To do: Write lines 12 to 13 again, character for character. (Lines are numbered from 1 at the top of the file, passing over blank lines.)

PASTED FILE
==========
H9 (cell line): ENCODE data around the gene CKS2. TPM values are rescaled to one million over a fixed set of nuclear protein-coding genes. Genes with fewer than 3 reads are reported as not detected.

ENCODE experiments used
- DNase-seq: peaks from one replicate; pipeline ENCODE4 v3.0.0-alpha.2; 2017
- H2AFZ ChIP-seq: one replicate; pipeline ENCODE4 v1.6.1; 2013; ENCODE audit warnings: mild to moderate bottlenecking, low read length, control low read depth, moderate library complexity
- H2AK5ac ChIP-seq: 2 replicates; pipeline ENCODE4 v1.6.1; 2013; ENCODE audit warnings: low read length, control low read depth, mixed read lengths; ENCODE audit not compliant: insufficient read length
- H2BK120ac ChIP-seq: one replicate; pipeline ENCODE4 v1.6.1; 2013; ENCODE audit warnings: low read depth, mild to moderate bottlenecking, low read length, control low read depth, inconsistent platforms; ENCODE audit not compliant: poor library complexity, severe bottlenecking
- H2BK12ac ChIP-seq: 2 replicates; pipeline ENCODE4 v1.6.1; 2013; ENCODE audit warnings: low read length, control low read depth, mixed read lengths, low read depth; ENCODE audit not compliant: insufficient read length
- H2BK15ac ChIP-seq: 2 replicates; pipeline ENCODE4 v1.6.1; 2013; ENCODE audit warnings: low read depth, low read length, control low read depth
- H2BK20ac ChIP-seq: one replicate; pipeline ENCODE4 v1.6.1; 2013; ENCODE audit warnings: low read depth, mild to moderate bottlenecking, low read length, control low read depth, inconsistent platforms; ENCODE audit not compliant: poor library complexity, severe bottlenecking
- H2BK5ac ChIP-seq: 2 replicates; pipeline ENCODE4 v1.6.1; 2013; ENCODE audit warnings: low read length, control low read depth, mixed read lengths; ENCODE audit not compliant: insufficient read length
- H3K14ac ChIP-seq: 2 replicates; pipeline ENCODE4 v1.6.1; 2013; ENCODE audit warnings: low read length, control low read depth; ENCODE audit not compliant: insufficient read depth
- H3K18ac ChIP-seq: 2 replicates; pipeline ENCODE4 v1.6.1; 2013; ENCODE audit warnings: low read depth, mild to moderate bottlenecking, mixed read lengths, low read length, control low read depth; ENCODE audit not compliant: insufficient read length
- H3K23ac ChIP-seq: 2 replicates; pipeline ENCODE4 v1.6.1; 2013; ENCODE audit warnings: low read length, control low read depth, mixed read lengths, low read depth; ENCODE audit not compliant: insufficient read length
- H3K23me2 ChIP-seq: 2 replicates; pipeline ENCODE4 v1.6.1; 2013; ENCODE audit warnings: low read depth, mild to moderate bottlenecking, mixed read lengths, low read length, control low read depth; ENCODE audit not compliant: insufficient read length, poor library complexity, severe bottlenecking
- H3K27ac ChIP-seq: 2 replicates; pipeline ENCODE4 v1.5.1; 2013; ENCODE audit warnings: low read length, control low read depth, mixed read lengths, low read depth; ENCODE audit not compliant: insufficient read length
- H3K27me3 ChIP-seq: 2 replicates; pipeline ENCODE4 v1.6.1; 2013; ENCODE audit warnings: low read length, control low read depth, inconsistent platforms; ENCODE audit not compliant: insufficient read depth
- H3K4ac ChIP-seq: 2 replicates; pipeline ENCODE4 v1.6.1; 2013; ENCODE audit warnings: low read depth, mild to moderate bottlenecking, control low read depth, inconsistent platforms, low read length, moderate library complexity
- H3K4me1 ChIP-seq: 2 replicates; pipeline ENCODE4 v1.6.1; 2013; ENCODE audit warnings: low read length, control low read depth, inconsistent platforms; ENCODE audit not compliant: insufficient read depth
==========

- H3K18ac ChIP-seq: 2 replicates; pipeline ENCODE4 v1.6.1; 2013; ENCODE audit warnings: low read depth, mild to moderate bottlenecking, mixed read lengths, low read length, control low read depth; ENCODE audit not compliant: insufficient read length
- H3K23ac ChIP-seq: 2 replicates; pipeline ENCODE4 v1.6.1; 2013; ENCODE audit warnings: low read length, control low read depth, mixed read lengths, low read depth; ENCODE audit not compliant: insufficient read length